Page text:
When we had raised the issue of sanitation as the likely reason for the eviction order the vendors responded in unison, rejecting the validity of any such charge. They said, instead, that it was the municipality that had been delinquent. An arrangement between them had resulted in Puran’s Waste Disposal Service masking a dumpster available for depositing of trading waste. It was agreed that the Council would foot the bill and after it had reneged on that responsibility the company had removed the receptacle. In another instance, the women said, the vendors had, amongst them, pooled upward of $100,000 to have the drains cleaned by municipal employees.
All four of the women who had come to the Stabroek News’ office on Tuesday were working mothers. Among them they had four school-age children so that the show of authority that had been visited upon them by City Hall could not have come at a worse time. Some of the women were fretting about the coincidence between the City’s edict and the reopening of school and about the dislocation of their budgetary arrangements at a time when their utility bills were due.
There is an incongruity between the extent of the City’s revenue arising out of vending fees and the treatment to which vendors are subjected. President Granger has already pronounced on the need for vendors to be accommodated. One gets the impression that City Hall might not be listening or that the people who control the municipality are simply too preoccupied with the notion that they ‘own’ the city. Except central government disabuses them of that idea and insists on a return to a regime that treats the vendors with a degree of dignity while enforcing the municipal by-laws, what is now seen as a kind of pinprick provocation can result in a confrontation. This is not a matter to which central government can respond by simply sitting on its hands.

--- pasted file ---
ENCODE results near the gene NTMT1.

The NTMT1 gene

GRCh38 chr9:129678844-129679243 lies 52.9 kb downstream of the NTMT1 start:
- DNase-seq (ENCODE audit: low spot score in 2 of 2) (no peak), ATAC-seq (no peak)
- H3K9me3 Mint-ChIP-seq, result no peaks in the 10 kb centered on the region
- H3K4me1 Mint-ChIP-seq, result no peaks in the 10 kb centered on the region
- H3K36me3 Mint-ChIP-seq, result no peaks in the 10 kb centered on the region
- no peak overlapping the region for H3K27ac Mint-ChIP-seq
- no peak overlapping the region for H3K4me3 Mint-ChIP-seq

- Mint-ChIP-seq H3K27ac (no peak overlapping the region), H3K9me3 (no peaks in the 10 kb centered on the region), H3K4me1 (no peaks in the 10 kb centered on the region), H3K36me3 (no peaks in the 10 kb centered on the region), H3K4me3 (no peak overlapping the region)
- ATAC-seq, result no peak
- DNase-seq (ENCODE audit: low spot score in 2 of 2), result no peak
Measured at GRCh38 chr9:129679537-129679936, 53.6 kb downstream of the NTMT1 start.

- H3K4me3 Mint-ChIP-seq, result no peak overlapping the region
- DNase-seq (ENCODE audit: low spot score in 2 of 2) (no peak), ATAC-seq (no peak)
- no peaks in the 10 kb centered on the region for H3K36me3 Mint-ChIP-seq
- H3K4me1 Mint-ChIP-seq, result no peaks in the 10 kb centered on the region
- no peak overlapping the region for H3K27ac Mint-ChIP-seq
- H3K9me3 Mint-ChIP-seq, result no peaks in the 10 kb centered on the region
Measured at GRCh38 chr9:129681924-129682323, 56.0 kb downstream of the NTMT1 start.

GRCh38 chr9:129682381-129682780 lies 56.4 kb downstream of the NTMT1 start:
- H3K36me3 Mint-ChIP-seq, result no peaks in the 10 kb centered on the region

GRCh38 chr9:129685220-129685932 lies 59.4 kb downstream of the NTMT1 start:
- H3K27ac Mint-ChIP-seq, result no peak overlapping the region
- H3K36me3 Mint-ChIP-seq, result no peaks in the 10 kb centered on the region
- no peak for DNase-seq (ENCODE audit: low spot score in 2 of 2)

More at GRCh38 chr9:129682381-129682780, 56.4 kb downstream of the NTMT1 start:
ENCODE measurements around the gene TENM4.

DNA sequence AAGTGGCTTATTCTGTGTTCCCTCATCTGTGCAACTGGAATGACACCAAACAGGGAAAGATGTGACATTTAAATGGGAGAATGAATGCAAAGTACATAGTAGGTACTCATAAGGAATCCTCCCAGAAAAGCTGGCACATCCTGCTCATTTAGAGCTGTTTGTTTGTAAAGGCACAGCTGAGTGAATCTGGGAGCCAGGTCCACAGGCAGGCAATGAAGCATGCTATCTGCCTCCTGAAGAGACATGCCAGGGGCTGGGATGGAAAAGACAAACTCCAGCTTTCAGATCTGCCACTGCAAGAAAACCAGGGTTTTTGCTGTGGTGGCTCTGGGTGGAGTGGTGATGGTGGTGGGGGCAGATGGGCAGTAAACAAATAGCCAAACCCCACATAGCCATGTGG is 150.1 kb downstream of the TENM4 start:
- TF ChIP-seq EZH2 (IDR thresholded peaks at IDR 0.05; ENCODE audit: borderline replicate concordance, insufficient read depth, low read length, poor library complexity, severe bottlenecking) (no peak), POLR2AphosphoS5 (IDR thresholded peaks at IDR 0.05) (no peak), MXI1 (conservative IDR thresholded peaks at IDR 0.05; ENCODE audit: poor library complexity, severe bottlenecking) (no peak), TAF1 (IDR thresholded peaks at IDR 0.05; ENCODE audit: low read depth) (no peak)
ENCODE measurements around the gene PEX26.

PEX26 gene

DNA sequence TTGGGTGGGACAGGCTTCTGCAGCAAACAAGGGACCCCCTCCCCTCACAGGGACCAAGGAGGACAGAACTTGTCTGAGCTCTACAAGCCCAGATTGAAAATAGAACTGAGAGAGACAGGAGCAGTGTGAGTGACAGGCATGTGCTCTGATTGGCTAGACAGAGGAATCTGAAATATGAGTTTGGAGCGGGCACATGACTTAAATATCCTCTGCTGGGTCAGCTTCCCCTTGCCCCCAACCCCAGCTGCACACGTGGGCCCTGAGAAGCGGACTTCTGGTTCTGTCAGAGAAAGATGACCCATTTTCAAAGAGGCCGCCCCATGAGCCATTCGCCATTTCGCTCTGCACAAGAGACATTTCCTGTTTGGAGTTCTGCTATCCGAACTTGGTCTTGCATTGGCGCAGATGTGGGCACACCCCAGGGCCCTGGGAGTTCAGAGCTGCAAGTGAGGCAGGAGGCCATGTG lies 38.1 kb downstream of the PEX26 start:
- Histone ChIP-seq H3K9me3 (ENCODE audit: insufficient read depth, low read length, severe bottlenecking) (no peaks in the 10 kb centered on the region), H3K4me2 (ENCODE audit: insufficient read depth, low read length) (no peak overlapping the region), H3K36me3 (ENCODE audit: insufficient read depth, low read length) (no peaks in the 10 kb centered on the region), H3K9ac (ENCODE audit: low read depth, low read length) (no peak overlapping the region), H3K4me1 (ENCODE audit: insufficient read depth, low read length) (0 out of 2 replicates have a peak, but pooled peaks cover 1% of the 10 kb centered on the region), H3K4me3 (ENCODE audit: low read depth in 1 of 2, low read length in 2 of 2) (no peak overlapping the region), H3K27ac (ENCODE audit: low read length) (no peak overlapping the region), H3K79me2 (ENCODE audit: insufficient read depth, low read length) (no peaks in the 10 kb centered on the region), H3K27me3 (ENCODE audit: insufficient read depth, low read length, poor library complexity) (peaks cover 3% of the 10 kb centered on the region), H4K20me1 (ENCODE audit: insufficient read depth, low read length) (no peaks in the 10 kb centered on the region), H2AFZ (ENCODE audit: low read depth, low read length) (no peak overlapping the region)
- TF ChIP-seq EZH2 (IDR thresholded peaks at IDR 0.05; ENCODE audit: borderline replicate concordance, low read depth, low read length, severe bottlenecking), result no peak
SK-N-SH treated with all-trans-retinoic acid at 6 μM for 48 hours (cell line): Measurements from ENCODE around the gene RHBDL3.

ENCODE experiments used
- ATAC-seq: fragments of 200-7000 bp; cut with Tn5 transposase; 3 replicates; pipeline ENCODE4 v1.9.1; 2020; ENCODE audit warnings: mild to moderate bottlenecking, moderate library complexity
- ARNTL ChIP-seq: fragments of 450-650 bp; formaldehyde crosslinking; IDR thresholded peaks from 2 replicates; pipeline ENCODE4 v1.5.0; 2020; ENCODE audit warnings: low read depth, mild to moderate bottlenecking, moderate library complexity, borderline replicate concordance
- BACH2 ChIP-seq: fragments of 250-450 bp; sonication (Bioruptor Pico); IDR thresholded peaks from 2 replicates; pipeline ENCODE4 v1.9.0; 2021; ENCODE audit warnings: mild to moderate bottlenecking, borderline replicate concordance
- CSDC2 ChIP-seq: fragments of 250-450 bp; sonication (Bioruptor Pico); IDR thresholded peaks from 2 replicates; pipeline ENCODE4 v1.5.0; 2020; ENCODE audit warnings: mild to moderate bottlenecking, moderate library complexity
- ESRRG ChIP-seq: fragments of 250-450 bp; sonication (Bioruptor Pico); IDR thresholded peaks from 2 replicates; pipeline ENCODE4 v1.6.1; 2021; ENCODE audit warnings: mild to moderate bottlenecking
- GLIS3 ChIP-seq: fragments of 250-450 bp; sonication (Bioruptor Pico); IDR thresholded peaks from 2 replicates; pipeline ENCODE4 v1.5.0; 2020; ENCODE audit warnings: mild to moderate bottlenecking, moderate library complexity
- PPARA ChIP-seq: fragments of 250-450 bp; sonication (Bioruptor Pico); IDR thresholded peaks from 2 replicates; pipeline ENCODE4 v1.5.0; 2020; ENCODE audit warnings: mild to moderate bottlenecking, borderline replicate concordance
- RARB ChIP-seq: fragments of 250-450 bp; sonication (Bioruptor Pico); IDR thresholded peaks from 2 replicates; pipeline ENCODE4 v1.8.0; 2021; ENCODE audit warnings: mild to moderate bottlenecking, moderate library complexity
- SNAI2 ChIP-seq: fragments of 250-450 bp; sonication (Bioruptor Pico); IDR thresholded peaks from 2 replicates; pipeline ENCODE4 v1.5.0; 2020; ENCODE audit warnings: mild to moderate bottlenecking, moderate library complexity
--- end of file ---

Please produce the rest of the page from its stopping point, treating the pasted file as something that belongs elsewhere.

After Deputy Mayor Sherod Duncan (who was acting for the Mayor at the time of the eviction incident) had returned a call to the Stabroek News and had said his piece the drama assumed a decidedly quixotic appearance. Duncan said that as Acting Mayor he had had no inkling of what was to happen on Tuesday afternoon nor could he shed any light on a likely reason for the eviction of the vendors. The sheer helplessness of Georgetown’s acting First Citizen in the midst of an important emergency graphically underscores the dysfunctional condition into which City Hall is sinking.
The women with whom the Stabroek Business spoke will not discuss the issue of corrupt practices and shakedowns leveled against municipal officials. There is, however, every likelihood that an understanding of sorts exists between the vendors and constables who do municipal market duties. The problem lies in making a clear determination as to where generosity and benevolence stops and where shakedowns and racketeering begin.
Word had reached the Stabroek Business that there had been other vendor eviction exercises happening around Georgetown on the same day. We talked about that for a while but the vendors, by now, were beginning to become anxious about their unsold goods, some of which had been left unattended near the perimeter areas of the trading space.
The President of the newly formed Guyana Market Vendors Union Eon Andrews had sat in at the meeting. His was more-or-less a solidarity presence since the Union is only now beginning to recruit members. There was talk of a possible demonstration outside City Hall on Wednesday but nothing concrete had materialized up to when the four vendors left the Stabroek News’ office. Before they left one of them wondered aloud as to when the embargo on trading on the cordoned off stretch of Robb street might be lifted. No one seemed to have the faintest idea as to when that might be. That, in a sense, underscored the uncomfortable stranglehold which City Hall has on trading in the capital and just why vending in the city would appear to be under mortal threat.